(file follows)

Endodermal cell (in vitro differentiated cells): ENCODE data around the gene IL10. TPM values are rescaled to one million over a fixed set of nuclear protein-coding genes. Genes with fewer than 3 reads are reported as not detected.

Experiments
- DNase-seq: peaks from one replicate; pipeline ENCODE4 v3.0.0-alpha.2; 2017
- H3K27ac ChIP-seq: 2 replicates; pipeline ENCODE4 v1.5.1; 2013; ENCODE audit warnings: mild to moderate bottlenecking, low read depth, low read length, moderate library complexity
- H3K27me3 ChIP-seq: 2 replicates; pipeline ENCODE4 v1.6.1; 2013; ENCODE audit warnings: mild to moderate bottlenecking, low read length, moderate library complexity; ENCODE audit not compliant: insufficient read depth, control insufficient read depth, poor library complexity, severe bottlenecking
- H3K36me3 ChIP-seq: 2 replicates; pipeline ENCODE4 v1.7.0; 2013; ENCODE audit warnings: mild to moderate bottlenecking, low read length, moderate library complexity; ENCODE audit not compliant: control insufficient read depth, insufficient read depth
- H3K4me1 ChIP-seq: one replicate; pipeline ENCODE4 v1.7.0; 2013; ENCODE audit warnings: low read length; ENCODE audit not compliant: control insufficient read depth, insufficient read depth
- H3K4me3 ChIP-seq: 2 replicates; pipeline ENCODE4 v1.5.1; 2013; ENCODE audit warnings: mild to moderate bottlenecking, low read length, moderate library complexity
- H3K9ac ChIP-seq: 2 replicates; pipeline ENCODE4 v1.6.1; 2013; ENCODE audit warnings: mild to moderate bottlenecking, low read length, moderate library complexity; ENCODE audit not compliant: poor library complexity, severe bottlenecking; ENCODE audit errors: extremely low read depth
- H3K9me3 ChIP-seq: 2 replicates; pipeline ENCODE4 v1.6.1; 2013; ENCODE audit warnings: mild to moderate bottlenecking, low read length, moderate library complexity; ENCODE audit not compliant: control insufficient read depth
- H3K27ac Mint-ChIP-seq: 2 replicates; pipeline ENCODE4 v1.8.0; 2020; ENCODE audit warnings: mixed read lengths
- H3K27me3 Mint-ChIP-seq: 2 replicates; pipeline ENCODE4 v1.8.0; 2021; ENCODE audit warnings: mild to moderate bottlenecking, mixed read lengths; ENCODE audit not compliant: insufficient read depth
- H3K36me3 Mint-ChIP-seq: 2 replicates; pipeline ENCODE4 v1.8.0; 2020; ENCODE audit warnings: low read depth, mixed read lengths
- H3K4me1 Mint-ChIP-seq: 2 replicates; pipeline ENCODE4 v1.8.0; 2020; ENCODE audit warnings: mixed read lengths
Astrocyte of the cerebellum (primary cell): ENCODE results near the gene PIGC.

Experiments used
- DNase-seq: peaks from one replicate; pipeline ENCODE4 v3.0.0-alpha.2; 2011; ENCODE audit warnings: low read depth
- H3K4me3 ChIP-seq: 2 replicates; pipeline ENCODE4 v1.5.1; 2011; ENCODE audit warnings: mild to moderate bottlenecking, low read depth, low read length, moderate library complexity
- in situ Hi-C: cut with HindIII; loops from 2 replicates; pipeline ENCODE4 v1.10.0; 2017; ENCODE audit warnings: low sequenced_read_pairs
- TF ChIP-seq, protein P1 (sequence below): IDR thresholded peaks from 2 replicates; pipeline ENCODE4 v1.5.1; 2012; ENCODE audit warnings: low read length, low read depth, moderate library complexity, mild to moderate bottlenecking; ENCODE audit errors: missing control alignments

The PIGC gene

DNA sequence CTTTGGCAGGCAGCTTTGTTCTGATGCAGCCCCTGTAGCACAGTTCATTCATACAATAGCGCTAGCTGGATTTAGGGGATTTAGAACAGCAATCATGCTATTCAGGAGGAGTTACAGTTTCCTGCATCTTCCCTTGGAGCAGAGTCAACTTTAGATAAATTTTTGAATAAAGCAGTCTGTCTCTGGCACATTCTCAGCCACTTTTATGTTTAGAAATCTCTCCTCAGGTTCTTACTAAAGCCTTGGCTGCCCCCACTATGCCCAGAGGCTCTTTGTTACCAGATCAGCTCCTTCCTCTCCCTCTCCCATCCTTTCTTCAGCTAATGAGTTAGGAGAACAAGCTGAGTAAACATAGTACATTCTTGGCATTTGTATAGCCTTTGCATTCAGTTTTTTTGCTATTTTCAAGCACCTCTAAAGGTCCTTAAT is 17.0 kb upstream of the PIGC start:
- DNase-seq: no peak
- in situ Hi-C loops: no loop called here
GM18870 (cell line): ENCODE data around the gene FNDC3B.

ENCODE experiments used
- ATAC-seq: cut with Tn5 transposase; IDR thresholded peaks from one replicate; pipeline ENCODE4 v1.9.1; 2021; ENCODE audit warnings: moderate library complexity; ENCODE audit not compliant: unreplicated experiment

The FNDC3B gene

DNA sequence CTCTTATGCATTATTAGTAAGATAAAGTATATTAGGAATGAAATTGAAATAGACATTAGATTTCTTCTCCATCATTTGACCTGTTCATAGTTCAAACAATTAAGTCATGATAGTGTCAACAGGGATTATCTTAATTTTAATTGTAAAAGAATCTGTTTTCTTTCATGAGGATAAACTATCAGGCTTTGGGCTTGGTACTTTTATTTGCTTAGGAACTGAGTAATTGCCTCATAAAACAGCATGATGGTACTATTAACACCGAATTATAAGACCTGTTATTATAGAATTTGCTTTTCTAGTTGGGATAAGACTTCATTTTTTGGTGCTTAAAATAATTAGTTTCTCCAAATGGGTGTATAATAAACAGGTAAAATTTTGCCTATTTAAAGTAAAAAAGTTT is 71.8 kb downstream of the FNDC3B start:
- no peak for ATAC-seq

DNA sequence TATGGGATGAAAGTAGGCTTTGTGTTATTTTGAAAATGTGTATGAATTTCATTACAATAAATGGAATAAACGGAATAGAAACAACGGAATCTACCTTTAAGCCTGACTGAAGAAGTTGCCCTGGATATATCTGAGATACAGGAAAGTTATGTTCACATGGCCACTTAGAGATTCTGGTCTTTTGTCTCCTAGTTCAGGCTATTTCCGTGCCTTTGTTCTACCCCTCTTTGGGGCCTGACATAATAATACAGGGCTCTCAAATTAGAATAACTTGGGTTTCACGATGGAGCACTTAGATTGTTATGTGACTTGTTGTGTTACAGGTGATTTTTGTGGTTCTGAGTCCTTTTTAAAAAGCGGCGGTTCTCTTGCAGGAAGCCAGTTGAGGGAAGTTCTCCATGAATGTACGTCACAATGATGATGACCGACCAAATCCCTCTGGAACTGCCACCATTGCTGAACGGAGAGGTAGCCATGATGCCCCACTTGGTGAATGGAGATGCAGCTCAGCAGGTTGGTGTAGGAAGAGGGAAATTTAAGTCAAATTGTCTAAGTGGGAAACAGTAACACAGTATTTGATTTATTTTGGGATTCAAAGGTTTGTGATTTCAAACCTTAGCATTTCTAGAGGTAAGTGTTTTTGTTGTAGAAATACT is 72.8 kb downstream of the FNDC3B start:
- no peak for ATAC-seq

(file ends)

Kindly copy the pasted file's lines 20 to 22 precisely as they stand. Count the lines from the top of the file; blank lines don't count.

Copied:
- TF ChIP-seq, protein P1 (sequence below): IDR thresholded peaks from 2 replicates; pipeline ENCODE4 v1.5.1; 2012; ENCODE audit warnings: low read length, low read depth, moderate library complexity, mild to moderate bottlenecking; ENCODE audit errors: missing control alignments

The PIGC gene

DNA sequence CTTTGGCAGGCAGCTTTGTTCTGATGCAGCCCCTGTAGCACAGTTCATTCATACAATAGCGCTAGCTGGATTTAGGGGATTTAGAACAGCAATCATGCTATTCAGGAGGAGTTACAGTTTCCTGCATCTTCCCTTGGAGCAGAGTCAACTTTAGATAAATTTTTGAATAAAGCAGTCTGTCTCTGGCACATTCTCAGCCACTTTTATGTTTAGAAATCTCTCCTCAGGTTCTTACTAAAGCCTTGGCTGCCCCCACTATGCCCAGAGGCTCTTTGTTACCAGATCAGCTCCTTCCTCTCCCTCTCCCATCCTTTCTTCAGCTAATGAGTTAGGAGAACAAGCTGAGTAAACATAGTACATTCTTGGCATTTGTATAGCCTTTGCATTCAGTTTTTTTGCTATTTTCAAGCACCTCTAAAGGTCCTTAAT is 17.0 kb upstream of the PIGC start: